By tapping into this collective intelligence and tying the information to speci c locations within a text the Layered Library makes the wide variety information generated by fan communities accessible to all readers exactly when it is relevant.
When a reader opens the application they can see all of their imported books, as well as noti cations from friends and options to import or download new books.
Traditional book details including author, title, and synopsis are displayed, as well as all of the layers a reader has downloaded or created. From this page readers can download more layers, or create and share a new layer.
Each layer includes details of its author, content and rating. Layers can be downloaded, shared, or recommended to friends. Premium layers, created by publishers or brands, could also be purchased.
Graphics rst open like annotations, but readers can tap on the thumbnail to view a full sized gallery.
Character annotation layer
Character annotations give basic character details and biographies. The reader can also tap to search for the character in Macro View and see on which pages they appear.
Audio layers open simple audio controls at the top of the page which are static even as the reader turns the page.
Horizontal reading mode
When reading in horizontal mode, annotations appear next to the text and do not obscure the map.
My mobile prototype was the focus of my evaluative research. Because it is the most throughly designed and developed, I was able to evaluate it for desirability, viability, and usability. My physical prototypes were evaluated informally through demos and group feedback sessions.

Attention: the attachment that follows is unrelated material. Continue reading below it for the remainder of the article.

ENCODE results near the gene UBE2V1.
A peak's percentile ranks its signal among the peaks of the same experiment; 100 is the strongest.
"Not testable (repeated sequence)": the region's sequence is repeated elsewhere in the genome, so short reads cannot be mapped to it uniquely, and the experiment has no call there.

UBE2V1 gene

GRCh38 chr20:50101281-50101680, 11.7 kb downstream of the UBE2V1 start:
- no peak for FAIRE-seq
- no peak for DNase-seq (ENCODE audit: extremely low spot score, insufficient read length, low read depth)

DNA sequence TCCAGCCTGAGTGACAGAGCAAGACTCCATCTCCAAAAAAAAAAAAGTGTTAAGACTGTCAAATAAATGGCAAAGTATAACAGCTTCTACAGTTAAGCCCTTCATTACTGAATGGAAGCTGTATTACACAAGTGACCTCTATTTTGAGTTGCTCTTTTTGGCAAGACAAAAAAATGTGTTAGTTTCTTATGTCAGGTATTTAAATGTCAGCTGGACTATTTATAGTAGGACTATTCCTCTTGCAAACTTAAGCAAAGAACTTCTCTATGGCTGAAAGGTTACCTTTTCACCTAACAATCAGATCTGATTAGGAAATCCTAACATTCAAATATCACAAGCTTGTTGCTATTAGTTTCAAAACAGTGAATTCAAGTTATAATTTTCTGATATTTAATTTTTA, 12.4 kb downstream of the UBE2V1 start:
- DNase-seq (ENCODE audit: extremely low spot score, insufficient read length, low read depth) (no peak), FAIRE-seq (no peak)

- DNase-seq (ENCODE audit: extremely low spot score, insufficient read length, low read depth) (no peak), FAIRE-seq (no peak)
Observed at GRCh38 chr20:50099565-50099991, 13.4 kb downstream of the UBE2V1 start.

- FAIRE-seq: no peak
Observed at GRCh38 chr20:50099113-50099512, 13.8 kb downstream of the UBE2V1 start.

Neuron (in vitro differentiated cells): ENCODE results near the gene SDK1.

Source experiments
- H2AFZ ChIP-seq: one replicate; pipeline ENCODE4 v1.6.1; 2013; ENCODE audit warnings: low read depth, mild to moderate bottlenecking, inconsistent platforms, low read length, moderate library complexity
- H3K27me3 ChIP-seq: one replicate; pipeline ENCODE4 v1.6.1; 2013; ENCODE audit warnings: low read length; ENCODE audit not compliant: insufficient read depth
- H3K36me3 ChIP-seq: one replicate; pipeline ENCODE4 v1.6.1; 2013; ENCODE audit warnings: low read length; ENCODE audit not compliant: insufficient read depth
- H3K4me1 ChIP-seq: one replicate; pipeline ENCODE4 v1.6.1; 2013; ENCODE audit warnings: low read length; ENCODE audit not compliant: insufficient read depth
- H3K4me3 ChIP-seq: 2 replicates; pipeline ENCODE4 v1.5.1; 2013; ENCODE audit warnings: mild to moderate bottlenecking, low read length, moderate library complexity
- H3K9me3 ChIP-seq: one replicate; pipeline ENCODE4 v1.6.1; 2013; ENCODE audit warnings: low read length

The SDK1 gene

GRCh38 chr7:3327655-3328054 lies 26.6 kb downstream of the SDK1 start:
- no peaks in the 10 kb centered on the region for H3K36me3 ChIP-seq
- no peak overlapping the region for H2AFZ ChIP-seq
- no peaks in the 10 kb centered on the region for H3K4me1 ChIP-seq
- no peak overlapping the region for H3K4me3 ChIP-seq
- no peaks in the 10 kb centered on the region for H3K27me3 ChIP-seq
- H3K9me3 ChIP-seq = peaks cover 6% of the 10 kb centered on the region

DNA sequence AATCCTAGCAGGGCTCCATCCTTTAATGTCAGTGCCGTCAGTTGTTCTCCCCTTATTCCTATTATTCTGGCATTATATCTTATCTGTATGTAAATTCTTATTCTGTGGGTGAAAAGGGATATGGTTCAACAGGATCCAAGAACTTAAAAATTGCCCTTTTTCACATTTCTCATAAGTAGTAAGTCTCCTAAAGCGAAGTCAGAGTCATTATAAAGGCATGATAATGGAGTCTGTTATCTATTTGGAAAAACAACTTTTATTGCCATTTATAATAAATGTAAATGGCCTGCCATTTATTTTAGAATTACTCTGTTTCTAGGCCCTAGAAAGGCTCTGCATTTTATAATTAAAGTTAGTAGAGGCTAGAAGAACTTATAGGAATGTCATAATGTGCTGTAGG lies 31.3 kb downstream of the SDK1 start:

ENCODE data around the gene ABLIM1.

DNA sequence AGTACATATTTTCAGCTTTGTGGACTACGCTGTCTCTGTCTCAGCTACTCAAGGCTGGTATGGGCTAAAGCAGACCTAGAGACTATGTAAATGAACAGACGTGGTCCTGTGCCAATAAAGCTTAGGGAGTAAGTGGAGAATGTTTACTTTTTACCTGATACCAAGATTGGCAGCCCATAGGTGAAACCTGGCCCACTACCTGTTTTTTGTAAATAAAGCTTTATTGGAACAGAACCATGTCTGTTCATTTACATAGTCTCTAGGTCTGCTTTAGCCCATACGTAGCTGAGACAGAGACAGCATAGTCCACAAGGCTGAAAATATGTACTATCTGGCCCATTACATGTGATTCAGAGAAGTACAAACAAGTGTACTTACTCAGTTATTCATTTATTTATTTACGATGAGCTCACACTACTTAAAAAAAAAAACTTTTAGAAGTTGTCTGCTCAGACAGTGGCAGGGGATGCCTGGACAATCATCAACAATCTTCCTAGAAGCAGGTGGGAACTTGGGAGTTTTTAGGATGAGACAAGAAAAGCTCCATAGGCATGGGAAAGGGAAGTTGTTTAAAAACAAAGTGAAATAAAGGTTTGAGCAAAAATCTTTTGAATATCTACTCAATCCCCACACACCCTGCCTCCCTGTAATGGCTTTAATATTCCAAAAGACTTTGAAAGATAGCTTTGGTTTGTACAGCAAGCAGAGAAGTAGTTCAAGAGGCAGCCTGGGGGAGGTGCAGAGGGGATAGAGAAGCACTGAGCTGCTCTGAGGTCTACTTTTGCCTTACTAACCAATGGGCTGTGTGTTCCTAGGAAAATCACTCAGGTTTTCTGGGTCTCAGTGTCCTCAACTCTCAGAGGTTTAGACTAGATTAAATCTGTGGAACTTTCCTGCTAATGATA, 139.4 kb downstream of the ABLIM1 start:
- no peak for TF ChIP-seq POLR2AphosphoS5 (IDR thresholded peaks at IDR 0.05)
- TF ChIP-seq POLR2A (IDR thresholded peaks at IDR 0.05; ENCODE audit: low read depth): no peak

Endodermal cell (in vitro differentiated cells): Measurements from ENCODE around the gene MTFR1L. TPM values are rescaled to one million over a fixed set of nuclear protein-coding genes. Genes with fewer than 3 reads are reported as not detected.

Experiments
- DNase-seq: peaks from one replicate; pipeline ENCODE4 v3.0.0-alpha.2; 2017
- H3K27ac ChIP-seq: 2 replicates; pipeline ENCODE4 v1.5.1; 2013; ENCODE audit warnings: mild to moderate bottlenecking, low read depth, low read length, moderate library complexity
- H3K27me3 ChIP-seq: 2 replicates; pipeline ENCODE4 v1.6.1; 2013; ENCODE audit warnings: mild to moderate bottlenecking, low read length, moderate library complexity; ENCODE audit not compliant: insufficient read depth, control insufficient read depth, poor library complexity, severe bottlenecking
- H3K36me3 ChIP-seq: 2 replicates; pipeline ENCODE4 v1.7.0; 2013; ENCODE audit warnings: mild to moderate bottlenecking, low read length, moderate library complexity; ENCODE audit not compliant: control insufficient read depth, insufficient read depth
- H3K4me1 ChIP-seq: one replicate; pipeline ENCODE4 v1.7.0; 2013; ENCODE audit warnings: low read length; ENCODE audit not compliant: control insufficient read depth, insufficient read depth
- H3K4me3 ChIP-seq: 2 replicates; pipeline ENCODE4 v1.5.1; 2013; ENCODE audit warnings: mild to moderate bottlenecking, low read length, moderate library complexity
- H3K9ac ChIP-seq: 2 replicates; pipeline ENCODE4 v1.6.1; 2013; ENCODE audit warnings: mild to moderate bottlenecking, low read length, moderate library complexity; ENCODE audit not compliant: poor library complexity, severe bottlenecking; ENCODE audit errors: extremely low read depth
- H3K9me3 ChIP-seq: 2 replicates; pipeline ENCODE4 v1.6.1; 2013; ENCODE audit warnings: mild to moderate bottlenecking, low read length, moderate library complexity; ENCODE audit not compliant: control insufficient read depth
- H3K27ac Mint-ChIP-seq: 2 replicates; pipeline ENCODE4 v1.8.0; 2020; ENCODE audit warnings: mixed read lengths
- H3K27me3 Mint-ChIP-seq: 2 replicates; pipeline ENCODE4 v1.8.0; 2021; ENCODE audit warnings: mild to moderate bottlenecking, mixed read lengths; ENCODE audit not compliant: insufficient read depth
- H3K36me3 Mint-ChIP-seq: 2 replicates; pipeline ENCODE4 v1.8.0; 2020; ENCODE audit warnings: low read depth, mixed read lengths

To evaluate my mobile prototype I provided five research participants with a working prototype of three chapters of The Hobbit and 6 different layers. They were given a journal study to ll out asking them to reflect on their experience with the prototype and then participated in a 30 minute post-use interview where I asked in depth questions about their experience and how they could see the system scaling in the future.
Overall, reactions to the system were overwhelmingly positive. Every participant said they wanted to keep updated on the project and that they would be interested in continuing to read using a system like this, most said they would pay for the application. This, more than anything, gives me confidence that I designed an effective and desirable system. However, a few high level issues negatively affected the experience.
The inclusion of layers brought a level of distraction to the reading experience that I had hoped to avoid. One participant explained it well, “Sometimes I skipped reading in my curiosity to see what [the layers] said—then I’d go back.” It was never my intention to invite distraction into the reading experience, although, in hindsight, I am not sure how I imagined I wouldn’t when I pulled additional content into the system.
When designing, I thought, that by minimizing the visual representation of additional content, readers would be less distracted while in the ow of reading. However, this didn’t seem to be the case, multiple participants told me in their post-use interviews that they opened up every annotation, because they were curious to see what it would say.